As our country and our state struggle to cope with the recession, we at St. Mary’s College of Maryland have seen a lot of cuts. We all know workers across the State are hurting and administrators at the College are worried. But as we tighten our belts and trim down our budgets, there are some things that we have to save— the things that make us who we are.
As you’ve probably heard by now, the College has suspended the office of Sustainability Fellow, and the full-time post, a one-year position filled by a newly graduated SMCM alumnus/a, will not be continued next year.
The College hopes that by taking on extra student interns they will be able to fill the hole left by the removal of the Fellowship position. History shows this will not be the case. Of all the things we’ve had to cut back on, sustainability should not be one of them.
Environmental consciousness and sustainability are part of who we are as an institution. Our commitment to the environment is right there in our Mission Statement. Sustainability makes up one of the six goals of our proposed Strategic Plan.
Moreover, we made a public commitment to sustainability when we finalized a Climate Action Plan earlier this year, part of our signing onto the American College and University Presidents’ Climate Commitment. That alone took three years of work from successive Sustainability Fellows. Now we have to implement it, it’s unrealistic to assume we can accomplish the goals we have set without a single full-time staff member dedicated to them.
The College plans to use a student intern to fill the position. Even two or three student interns would not be able to adequately fill the gaps. In the years before the Sustainability Fellow we did good things— buying renewable energy credits, getting fair trade coffee in the Green Bean and the Daily Grind— but comparing those achievements to what the Sustainability Fellow position has done in the past three years is like comparing an apple to an apple tree; one simply gives you a whole lot more.
With Sustainability Fellows we have accomplished much: the Climate Action Plan, Audubon International Sanctuary Certification, re-usable to-go boxes in the Great Room, the Campus Community Farm, and so much more.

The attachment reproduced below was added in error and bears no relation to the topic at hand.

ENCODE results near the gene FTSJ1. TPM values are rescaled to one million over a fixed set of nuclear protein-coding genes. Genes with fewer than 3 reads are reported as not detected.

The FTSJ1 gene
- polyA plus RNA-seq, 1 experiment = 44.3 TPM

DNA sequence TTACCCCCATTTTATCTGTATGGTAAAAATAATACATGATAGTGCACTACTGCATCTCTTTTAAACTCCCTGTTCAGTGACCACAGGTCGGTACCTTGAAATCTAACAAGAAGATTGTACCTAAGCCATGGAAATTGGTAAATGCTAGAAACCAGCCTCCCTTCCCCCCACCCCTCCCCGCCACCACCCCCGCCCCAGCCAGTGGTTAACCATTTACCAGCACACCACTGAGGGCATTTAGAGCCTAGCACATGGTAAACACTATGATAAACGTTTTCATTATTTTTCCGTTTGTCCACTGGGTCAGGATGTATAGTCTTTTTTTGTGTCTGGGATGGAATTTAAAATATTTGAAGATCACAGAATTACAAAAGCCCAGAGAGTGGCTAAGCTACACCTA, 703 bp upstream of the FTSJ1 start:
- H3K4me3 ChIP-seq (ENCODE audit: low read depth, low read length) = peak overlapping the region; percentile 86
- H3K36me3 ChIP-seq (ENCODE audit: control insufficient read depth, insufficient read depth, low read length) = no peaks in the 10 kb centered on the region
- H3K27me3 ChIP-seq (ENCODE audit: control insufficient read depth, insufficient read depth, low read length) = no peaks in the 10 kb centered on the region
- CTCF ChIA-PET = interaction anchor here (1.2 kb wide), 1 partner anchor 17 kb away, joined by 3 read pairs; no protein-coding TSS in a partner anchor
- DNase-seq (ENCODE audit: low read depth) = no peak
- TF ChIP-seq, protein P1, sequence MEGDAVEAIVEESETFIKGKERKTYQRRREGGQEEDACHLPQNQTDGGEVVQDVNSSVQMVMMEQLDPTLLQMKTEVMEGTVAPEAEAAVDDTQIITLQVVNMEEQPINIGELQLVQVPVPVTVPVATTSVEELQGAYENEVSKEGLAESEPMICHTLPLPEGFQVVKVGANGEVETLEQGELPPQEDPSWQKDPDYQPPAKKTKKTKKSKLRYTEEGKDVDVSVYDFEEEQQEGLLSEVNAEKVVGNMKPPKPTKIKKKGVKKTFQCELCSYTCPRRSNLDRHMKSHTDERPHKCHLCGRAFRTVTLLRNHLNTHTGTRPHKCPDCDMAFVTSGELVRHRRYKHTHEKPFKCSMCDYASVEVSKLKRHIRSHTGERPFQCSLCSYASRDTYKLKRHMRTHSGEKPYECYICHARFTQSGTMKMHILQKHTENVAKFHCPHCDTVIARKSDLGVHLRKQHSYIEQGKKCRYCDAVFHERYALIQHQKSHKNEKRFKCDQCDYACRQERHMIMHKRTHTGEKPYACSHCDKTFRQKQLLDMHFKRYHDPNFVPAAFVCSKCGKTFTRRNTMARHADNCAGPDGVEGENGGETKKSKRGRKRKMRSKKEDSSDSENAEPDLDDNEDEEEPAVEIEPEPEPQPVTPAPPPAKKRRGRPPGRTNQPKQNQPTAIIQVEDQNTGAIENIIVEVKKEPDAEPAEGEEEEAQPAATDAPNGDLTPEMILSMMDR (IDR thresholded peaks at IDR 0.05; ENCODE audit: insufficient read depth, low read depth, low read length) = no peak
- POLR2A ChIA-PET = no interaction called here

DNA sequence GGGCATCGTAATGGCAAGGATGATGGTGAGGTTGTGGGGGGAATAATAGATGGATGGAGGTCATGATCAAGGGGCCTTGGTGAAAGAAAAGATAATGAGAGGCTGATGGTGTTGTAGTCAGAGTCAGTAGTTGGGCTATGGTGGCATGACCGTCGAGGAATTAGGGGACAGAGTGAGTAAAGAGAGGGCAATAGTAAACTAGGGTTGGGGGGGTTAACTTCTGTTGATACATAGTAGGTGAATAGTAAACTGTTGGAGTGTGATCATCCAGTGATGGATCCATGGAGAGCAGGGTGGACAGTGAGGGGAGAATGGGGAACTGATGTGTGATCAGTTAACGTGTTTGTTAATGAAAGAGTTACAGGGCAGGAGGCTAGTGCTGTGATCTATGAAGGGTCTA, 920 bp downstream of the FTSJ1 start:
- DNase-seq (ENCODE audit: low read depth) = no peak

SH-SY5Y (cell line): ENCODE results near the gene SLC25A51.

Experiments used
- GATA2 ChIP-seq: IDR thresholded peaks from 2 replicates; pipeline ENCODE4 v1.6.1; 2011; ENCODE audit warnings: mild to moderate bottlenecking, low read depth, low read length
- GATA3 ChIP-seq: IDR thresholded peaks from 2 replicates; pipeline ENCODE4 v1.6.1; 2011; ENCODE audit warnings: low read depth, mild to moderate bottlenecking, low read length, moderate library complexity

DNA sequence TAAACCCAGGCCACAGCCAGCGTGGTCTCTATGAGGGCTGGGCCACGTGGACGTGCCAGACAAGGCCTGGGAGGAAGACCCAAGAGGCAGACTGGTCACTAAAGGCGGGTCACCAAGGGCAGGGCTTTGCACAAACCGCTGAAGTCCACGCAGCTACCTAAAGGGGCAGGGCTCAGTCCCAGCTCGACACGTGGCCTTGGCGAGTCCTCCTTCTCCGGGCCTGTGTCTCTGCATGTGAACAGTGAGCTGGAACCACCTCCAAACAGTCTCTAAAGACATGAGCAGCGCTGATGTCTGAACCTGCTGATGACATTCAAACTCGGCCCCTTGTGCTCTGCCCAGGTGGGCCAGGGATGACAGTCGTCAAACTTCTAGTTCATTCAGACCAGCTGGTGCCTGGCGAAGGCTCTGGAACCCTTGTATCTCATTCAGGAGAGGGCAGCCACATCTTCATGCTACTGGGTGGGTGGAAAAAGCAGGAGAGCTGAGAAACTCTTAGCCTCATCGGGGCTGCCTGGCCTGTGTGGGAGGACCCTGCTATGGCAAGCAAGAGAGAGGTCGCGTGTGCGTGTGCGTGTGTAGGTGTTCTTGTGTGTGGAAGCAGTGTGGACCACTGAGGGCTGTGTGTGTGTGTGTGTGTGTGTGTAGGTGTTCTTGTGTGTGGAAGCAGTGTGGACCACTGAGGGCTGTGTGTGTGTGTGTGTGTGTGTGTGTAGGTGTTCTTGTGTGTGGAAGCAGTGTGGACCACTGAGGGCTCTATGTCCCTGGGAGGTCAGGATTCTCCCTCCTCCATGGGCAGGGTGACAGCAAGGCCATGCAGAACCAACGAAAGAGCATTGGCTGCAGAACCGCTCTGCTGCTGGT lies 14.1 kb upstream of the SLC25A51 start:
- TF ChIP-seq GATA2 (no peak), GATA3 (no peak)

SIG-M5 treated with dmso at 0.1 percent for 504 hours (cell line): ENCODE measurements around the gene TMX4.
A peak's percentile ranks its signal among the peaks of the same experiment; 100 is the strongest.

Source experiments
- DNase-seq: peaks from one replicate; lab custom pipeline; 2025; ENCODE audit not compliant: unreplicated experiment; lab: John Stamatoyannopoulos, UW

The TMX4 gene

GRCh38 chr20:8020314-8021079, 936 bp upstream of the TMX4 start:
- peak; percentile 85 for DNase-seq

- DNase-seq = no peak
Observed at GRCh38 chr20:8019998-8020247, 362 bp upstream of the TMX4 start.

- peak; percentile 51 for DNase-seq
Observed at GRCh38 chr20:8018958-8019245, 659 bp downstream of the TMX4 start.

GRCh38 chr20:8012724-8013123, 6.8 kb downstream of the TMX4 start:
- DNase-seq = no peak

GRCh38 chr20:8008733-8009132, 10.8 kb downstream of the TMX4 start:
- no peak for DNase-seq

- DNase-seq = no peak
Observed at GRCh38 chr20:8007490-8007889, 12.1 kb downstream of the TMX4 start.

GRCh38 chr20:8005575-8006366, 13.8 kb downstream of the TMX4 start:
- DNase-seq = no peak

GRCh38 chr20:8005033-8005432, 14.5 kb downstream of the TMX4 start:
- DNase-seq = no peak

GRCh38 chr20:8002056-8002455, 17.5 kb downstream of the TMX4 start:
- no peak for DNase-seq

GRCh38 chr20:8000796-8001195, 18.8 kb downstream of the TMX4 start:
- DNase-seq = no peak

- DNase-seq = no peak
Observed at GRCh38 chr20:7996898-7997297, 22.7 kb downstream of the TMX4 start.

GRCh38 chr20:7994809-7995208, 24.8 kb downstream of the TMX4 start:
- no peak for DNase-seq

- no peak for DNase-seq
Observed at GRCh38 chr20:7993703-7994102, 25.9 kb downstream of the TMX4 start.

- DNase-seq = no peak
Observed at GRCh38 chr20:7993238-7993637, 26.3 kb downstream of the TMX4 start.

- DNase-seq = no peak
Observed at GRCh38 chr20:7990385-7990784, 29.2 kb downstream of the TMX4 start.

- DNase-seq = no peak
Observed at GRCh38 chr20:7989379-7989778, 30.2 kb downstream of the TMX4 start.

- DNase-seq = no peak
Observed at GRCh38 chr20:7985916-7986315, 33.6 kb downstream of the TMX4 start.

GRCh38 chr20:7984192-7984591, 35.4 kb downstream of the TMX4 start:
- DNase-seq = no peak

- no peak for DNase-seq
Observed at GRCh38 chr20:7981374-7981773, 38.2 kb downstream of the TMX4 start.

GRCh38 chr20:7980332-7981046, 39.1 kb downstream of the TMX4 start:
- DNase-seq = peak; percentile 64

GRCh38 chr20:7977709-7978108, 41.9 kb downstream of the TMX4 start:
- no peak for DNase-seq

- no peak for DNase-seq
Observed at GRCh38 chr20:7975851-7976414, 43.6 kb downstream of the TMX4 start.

The issues that we will face in the next few years are absolutely critical: the pilot program for our re-usable to-go boxes has been a success, but without a Sustainability Fellow to implement it its future is in jeopardy. Erosion along the Waterfront isn’t going to get any better and we have clear-cut many of the trees and plants that could stop it. Our recycling and composting rates are abysmal, and there are numerous projects that need to be completed to lower our carbon footprint. There is still major work to be done in terms of community outreach, and the same goes for incorporating green initiatives into educational opportunities for students, like at Chancellor’s Point— a place we have yet to tap the full potential of as an environmental sanctuary and a venue for student activities in coordination with Historic St. Mary’s City. Parking lot improvements, bike accommodations, modernizing the vehicle fleet, improving energy efficiency in all parts of the campus— I could fill this entire newspaper with projects the Sustainability Office has hoped to accomplish with its Fellowship position.
This isn’t a rank-and-file desk job. This is something incredibly important to who we are. We cannot simply pay lip service to sustainability and then cut back on our efforts to achieve it. We have to practice what we preach, or we’re just another school using the ‘green’ label to attract prospective students.